The emergence of the mafia state

Institutional collapse, by removing the foundations supporting the rule of law such as an efficient judiciary, opens the way for a new organization of power. By necessity, this power must revolve around personal bonds (when no judiciary can enforce a contract, personal trust is all that remains). Some see in these new relationships a rebirth of feudalism. The analogy is mistaken. We are witnessing the emergence of the mafia state. Several European countries already fit the definition; others might follow.

In the mafia state, one must pay to receive protection by the state. Citizenship becomes irrelevant, both as a tangible status (foreigners might benefit from state protection) and as a concept (political activity is ignored as long as it does not threaten the godfather). What matters is loyalty and payment of protection money.

Institutional collapse and neo-feudalism

Institutional collapse used to be a metaphor but the actual collapse of the Morandi bridge in Genoa on August 14, 2018, and the 43 it left dead gave it a tragic embodiment. Much of the responsibility for the catastrophe lays in the lack of concern the private companies that ran the bridge had for safety, compounded by the fact these companies financed the politicians in charge of overseeing them.1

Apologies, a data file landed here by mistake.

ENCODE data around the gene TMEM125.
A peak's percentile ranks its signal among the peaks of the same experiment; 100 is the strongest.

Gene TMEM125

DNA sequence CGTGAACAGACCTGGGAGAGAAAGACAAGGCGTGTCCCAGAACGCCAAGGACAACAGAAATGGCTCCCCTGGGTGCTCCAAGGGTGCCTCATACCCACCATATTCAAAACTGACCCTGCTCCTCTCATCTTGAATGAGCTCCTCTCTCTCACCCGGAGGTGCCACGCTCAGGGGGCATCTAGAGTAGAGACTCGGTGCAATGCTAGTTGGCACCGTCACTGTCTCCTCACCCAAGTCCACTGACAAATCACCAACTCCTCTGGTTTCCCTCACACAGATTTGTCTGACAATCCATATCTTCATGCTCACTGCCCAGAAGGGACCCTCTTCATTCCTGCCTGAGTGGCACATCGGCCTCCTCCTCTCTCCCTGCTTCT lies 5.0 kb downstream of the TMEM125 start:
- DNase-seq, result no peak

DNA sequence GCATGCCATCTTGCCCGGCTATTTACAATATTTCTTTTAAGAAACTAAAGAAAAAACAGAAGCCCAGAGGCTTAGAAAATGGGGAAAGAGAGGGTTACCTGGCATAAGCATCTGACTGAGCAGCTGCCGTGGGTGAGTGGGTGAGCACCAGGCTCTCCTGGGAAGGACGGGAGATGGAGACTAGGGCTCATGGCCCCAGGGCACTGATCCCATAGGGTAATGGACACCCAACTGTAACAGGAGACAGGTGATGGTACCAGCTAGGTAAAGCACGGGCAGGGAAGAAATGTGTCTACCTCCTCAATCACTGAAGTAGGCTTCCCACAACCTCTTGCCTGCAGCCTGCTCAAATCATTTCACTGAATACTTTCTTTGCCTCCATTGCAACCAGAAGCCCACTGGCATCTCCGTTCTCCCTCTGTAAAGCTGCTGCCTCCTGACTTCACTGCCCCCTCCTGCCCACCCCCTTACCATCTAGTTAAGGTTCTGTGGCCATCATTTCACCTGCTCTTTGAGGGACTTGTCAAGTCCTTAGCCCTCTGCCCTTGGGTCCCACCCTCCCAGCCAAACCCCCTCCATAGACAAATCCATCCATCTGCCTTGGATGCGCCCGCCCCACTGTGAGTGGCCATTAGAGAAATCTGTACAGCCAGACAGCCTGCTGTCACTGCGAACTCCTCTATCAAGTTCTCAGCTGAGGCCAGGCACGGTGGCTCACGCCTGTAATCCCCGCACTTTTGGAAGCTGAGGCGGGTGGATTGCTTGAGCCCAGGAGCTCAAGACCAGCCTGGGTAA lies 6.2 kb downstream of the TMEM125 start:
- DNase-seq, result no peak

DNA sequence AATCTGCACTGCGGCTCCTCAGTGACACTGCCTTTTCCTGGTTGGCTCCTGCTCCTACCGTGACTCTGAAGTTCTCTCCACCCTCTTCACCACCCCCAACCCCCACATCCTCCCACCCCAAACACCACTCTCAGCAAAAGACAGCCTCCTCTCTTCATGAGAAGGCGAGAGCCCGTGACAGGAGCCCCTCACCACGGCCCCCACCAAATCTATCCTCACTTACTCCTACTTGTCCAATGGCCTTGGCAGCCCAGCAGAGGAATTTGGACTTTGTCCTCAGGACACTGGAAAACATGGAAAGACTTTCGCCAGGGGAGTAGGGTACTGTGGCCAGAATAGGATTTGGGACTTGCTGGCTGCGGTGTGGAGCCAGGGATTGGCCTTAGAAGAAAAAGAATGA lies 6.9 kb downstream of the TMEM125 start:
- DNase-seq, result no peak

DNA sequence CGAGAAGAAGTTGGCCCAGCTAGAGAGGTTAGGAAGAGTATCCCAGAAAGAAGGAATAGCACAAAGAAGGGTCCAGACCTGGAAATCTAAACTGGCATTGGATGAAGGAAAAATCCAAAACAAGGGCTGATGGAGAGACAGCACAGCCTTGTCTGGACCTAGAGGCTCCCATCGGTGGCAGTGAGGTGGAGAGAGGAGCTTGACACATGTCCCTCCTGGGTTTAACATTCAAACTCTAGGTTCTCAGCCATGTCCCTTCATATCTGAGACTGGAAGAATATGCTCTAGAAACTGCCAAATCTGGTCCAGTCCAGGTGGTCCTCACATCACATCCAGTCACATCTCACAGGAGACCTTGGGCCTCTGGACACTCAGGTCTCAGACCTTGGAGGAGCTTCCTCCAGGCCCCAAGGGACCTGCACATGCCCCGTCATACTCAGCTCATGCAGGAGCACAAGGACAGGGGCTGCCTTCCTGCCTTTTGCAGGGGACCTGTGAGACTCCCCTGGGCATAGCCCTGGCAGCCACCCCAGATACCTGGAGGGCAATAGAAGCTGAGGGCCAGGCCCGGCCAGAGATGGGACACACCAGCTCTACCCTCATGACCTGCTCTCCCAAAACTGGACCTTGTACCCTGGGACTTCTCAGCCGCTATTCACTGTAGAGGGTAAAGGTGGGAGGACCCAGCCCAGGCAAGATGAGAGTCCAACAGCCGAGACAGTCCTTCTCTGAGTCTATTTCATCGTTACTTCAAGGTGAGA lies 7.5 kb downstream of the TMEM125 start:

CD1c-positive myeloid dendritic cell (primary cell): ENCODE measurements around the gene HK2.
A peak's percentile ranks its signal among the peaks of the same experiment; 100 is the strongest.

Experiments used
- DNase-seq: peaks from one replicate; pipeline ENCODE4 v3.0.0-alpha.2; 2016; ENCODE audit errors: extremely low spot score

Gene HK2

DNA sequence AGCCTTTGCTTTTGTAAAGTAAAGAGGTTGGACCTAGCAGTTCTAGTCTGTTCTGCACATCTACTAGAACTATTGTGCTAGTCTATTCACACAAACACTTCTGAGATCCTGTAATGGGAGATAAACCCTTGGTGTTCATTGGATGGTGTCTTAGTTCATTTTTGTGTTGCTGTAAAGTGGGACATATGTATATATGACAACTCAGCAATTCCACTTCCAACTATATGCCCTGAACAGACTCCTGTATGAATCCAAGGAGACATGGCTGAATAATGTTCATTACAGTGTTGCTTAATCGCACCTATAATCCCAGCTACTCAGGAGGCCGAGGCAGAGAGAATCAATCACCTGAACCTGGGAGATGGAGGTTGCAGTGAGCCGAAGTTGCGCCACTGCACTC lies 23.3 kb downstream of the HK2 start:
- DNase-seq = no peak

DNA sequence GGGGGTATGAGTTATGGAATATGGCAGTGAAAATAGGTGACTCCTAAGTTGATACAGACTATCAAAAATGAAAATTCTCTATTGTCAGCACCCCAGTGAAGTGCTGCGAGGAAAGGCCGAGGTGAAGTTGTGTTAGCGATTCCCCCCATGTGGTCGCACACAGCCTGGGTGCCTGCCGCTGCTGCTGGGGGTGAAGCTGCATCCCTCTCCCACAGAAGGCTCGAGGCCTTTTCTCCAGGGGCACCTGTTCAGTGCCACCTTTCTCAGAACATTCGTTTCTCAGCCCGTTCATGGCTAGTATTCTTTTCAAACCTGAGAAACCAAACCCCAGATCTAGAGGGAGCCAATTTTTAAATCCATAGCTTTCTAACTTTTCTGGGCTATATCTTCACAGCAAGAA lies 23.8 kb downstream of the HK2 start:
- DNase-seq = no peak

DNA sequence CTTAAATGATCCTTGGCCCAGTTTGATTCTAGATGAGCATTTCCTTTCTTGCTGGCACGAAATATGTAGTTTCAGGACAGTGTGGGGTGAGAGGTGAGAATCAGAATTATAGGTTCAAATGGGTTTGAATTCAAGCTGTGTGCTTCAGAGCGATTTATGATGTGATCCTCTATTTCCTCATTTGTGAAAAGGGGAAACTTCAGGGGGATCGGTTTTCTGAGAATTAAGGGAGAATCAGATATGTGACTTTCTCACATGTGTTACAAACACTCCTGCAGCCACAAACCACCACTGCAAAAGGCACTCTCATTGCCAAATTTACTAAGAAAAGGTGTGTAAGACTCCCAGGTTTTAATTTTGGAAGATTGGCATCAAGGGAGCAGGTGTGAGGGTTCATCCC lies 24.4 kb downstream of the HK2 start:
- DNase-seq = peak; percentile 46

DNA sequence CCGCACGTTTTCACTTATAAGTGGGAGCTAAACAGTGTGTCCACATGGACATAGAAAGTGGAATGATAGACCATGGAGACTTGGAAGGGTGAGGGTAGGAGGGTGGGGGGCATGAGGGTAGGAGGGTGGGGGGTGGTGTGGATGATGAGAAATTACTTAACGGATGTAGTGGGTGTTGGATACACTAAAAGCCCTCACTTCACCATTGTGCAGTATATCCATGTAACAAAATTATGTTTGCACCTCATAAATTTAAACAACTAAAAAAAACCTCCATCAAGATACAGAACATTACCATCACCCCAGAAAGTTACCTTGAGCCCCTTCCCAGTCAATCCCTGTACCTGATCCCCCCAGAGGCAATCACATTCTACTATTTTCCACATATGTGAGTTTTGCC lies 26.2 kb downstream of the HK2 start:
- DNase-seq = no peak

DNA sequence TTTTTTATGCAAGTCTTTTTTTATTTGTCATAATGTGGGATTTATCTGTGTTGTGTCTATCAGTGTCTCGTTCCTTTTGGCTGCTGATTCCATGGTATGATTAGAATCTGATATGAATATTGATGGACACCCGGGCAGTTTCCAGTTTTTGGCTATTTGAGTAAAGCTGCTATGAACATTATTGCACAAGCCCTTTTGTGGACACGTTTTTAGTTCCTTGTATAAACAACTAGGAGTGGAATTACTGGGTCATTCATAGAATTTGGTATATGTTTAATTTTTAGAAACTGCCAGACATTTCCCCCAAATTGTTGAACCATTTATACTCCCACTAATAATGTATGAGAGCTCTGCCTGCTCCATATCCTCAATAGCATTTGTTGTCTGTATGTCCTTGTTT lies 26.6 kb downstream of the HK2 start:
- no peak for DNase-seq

Everywhere one looks, the institutions tasked with supporting the political order of post-war Europe are in trouble.

Those in charge of making the law, the parliaments, are mistrusted, sometimes for good reason, especially when lawmakers, in an attempt to boost their own visibility, push for utterly senseless legislation (the French parliament regularly votes to forbid corporeal punishment of children, for instance, although it has been illegal since 19942).

Those in charge of keeping the powerful accountable, the press, have lost much of their bite when the digitization of the media challenged their monopoly on attention.3

Those in charge of finding and communicating the truth, universities, have been demoted to “providers of human capital” for the benefit of corporations.4

Even private or semi-private organizations, such as hospitals, nursing homes, transport companies and banks have seen their main purpose swapped for a new and universal one: sending more money to shareholders.

The main cause of this shift is neoliberalism, an ideology that favors private interactions over institutional organization.5 Some proponents of neoliberalism saw it as way to emancipate people from overly protective institutions. However, for this “left-wing” neoliberalism to function, a strong judicial system would have been needed, in order to enforce private contracts. In its absence, any contract becomes a power contest between parties. As you have personally experienced if you ever tried to read, let alone negotiate, a contract with your phone company of energy provider, left-wing neoliberalism never stood a chance in practice. The ongoing privatization of the police and the judiciary, in the form of private security firms and arbitration courts, is the final step in the disintegration of the institutional fabric that upheld the rule of law.